Improving the Quality of Child Custody Evaluations
A Systematic Model
Lauren Woodward Tolle, Ph.D. and William O’Donohue, Ph.D.
In the best interests of the child. This phrase has guided child custody evaluators for decades. But how do the professionals tasked with evaluation understand a child’s best interests? Can it be assumed that two evaluators will come to the same decision given the same case? What evidence-based methods are—or should be—involved?
Improving the Quality of Child Custody Evaluations raises significant questions of accuracy, reliability, and validity in the way even the best-intentioned evaluations are conducted, and proposes standardized guidelines for correction. Identifying conceptual as well as empirical shortcomings in the evaluation process, the authors analyze the current state of custody evaluation protocols and the welter of laws surrounding the concept of the best interests of the child. An empirically-based framework, the Egregious/Promotive Factors Model, is presented as a reliable alternative, supported by rigorous assessment tools and backed by the results of a pilot study of the model among family court judges. Throughout, the book never loses sight of the optimum end result: a reliable foundation for children’s future well-being. Included in the coverage:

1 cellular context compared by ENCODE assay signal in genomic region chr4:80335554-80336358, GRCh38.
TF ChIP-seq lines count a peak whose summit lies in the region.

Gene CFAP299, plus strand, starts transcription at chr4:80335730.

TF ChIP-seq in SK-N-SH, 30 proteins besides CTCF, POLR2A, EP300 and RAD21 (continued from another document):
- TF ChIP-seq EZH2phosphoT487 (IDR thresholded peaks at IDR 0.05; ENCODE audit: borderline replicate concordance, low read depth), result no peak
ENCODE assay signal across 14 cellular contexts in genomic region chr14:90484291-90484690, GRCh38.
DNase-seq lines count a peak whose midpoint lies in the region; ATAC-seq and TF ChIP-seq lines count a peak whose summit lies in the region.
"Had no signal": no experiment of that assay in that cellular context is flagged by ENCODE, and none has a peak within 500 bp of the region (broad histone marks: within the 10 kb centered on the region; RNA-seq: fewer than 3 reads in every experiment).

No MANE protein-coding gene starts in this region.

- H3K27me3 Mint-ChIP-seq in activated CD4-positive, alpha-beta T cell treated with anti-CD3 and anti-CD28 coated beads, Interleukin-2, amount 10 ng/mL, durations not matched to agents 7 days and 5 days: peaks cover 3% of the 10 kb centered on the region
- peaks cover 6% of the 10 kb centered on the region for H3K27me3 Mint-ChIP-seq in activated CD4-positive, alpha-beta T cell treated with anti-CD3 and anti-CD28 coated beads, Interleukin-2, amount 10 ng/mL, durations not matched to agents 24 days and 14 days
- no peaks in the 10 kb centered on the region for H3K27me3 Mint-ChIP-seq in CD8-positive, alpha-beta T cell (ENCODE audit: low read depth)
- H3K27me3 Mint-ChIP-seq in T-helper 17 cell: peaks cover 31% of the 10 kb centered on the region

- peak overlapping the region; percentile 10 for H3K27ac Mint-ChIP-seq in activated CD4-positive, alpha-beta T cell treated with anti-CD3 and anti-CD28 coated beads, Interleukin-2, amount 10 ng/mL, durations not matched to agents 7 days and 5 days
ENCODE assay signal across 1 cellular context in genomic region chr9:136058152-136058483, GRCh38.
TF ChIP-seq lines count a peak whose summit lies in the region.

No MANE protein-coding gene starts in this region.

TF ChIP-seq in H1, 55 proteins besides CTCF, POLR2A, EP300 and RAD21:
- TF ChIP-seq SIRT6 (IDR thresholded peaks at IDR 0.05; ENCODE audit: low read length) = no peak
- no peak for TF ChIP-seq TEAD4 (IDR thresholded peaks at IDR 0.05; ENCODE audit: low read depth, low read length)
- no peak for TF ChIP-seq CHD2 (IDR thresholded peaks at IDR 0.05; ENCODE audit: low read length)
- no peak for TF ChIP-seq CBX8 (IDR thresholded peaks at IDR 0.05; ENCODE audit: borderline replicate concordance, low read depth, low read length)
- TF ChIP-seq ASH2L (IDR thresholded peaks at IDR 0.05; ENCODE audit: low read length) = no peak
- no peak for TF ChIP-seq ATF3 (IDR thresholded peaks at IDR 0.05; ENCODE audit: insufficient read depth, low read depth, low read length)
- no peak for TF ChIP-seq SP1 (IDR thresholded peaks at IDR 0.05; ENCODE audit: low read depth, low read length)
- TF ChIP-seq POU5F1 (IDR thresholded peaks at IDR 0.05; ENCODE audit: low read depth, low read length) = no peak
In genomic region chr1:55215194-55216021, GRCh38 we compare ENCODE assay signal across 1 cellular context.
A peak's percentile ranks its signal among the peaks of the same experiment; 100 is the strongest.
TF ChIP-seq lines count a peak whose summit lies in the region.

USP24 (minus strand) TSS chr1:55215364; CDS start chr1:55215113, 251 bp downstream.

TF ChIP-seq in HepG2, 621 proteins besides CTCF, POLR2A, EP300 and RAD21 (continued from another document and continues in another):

Current controversies in custody arrangements.Current controversies in custody guidelines.Review of the post-divorce child outcome literature.Evolution of the Egregious/Promotive Factors Model (EPFM).Assessing risk and positive factors in parenting.Preliminary support for the EPFM.